Emulating Haiku in KVM
For Google Code In 2019, Vrondir created a video on how to install Haiku in KVM [79 MiB].
Virtual instances of operating systems are perfect for all kinds of testing purposes that need to be done in a safe and isolated environment. Therefore, installing Haiku in a virtual machine is an ideal solution for people who do not want to install it on their physical computers but want to become familiar with it.
This guide was tested extensively in a Manjaro Linux installation, but it should work on any distribution of Linux that can run KVM.
In this guide, we will be using a nightly
anyboot image because nightlies contain the latest Haiku changes - it can be obtained here. However, in order to ensure the stability of your system, the official release of Haiku is recommended.
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If you are using Ubuntu or generally more traditional Debian-based Linux distributions, you will need to run the following commands:
sudo apt-get update && sudo apt-get upgrade sudo apt-get install qemu-kvm libvirt-daemon-system libvirt-clients virt-manager
In older versions (Ubuntu 18.04, Debian Stretch or older), you will need to run these commands instead:
sudo apt-get update && sudo apt-get upgrade sudo apt-get install qemu-kvm libvirt-bin virt-manager
libvirtd at boot, enter the following command in the terminal:
sudo systemctl enable --now libvirtd
If you are using Arch Linux, you should enter the following commands in the terminal:
sudo pacman -Syu qemu virt-manager
Make sure to enable
libvirtd, which is not enabled by default:
sudo systemctl enable --now libvirtd
Once the archive with the anyboot image is downloaded and unpacked, you can start the installation.
First, create a new virtual machine.
Secondly, choose the method of OS installation, which should be
Local install media in our case. Then, click
anyboot image you have decompressed and select the operating system you are installing.
virt-manager can detect the operating system you’re attempting to install. Although virt-manager can detect the operating system you’re attempting to install under normal circumstances, it may be unable to do so. In that case, just uncheck the
Automatically detect checkbox and just type in the OS name. Then, click
You can now choose the memory and CPU settings. What you should select here, depends on the system you have. It is better to assign more than 256MiB of RAM for smooth running; too much, on the other hand, may cause a lag for the host. Once again, after choosing your desired memory size and CPU, click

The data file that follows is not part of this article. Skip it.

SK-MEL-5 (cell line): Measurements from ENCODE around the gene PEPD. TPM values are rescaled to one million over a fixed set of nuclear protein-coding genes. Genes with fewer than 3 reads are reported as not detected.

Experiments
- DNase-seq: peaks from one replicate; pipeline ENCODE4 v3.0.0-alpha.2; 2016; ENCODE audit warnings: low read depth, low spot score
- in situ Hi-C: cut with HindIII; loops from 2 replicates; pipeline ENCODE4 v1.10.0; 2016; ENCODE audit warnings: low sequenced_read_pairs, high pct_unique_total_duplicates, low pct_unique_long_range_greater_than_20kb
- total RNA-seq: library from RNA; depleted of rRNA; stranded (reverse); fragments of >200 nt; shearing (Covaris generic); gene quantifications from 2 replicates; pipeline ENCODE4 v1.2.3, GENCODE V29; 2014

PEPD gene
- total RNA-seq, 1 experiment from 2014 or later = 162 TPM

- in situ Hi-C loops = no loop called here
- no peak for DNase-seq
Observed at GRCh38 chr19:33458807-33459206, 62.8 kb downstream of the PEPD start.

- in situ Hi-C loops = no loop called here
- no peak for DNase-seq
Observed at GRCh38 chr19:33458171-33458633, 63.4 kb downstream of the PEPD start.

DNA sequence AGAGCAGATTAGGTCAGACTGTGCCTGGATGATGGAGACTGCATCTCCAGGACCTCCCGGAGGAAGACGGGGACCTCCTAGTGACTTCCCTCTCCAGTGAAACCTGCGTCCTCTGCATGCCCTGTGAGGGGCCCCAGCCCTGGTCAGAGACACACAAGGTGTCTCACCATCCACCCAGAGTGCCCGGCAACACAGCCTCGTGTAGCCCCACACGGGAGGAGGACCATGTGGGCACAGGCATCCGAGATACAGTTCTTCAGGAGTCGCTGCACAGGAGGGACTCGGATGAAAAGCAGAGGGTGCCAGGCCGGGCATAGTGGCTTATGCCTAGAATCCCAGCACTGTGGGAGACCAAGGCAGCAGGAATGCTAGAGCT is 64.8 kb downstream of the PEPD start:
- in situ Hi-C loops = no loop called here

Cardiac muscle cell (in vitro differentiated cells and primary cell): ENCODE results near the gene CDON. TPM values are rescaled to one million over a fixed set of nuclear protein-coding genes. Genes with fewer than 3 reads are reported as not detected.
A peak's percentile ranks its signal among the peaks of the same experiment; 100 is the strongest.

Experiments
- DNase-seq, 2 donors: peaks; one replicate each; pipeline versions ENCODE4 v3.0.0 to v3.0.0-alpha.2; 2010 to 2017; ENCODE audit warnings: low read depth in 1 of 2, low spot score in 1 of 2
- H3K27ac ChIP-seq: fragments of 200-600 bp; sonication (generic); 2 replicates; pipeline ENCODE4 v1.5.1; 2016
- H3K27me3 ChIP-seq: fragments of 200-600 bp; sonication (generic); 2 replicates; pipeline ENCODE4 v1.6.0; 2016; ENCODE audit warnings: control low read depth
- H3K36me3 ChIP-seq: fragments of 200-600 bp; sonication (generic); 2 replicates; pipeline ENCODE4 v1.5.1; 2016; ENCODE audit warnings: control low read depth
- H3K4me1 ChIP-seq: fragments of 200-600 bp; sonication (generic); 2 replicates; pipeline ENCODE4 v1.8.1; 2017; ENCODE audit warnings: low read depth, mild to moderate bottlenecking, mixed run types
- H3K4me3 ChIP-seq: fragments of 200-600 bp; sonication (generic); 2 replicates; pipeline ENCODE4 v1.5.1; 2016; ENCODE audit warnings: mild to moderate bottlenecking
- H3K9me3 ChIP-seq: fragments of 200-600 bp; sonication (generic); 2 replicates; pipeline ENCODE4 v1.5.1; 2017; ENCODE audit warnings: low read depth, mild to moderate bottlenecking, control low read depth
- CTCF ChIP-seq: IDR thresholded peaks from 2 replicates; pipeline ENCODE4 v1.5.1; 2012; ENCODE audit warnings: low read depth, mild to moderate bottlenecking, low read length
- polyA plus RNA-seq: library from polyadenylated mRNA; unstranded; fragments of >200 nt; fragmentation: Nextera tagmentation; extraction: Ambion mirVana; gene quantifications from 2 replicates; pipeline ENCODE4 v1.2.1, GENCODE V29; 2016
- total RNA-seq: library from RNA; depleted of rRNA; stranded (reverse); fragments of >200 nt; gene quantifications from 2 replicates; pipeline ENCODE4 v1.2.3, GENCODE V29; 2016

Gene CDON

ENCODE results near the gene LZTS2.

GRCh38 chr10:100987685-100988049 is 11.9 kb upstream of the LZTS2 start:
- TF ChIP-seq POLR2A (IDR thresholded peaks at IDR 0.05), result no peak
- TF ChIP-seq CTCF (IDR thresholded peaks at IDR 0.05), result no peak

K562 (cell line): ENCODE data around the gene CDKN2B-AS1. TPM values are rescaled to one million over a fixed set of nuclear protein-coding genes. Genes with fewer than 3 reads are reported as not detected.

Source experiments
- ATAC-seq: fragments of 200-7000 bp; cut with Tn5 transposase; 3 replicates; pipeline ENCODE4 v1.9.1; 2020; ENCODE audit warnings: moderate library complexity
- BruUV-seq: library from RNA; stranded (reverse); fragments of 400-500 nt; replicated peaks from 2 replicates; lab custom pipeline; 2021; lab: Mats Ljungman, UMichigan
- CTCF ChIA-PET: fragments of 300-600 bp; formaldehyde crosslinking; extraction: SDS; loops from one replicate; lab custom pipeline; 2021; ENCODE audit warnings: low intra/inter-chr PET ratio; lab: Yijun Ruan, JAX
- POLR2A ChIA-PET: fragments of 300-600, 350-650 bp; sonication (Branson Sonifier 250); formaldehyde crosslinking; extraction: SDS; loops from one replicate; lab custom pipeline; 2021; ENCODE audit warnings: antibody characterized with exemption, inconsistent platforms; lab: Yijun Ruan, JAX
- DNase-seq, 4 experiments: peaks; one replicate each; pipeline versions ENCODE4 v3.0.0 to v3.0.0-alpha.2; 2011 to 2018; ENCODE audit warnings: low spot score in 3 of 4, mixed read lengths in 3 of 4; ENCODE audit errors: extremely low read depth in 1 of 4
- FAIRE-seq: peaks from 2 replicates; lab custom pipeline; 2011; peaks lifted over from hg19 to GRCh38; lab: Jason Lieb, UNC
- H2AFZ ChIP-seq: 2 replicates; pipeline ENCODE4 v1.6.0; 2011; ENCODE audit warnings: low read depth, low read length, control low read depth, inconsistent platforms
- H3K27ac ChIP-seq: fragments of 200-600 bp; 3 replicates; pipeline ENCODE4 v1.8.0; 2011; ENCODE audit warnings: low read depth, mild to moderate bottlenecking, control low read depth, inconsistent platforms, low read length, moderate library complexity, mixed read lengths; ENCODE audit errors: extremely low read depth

You can also adjust the size of the disk image. When done, click
Name the virtual machine, verify the settings of your virtual machine, click
A popup saying
Virtual Network is not active may appear. Don’t worry, it’s just asking you to enable the
'default' network. Just click
Yes and everything should be fine. If this goes wrong, consult the Troubleshooting section.
The VM will now boot the Haiku image file. You can choose to install Haiku or boot to the desktop. Installation is simple and does not differ significantly from a physical one (follow the guides on this page if you are not familiar with the installation process).
After finishing the installation of your VM, if you run into an error that says
Unable to complete install: network default is not active or something along those lines, make sure that
libvirtd is running by entering
sudo systemctl start libvirtd in terminal.
If the error still occurs do the following steps:
sudo virsh net-list --all
- If you don’t have a defined network, the output will look like this:
Name State Autostart Persistent ----------------------------------------------------------
- If you do have a defined network, the output will look like this:
Name State Autostart Persistent ---------------------------------------------- default inactive no yes
Skip to Step 3 if your output does look like this.
Step 2. Define the
'default' network by copy-pasting the following lines into a file called
<network> <name>default</name> <uuid>9a05da11-e96b-47f3-8253-a3a482e445f5</uuid> <forward mode='nat'/> <bridge name='virbr0' stp='on' delay='0'/> <mac address='52:54:00:0a:cd:21'/> <ip address='192.168.122.1' netmask='255.255.255.0'> <dhcp> <range start='192.168.122.2' end='192.168.122.254'/> </dhcp> </ip> </network>
Now, in order to add that network permanently to the KVM host, run the following:
sudo virsh net-define --file default.xml
sudo virsh net-start default
There’s a chance that you may receive the following error when you run the aforementioned command:
$ sudo virsh net-start default error: Failed to start network default error: internal error: Failed to initialize a valid firewall backend
In order to fix that, you will need to install
After installing the package, run the following commands in order to enable the service and make networking work again:
sudo systemctl enable --now firewalld sudo systemctl restart libvirtd
If you want your virtual network to start automatically in the future, run the following command:
sudo virsh net-autostart --network default
sudo virsh net-list -all should now return the following:
Name State Autostart Persistent ---------------------------------------------- default inactive yes yes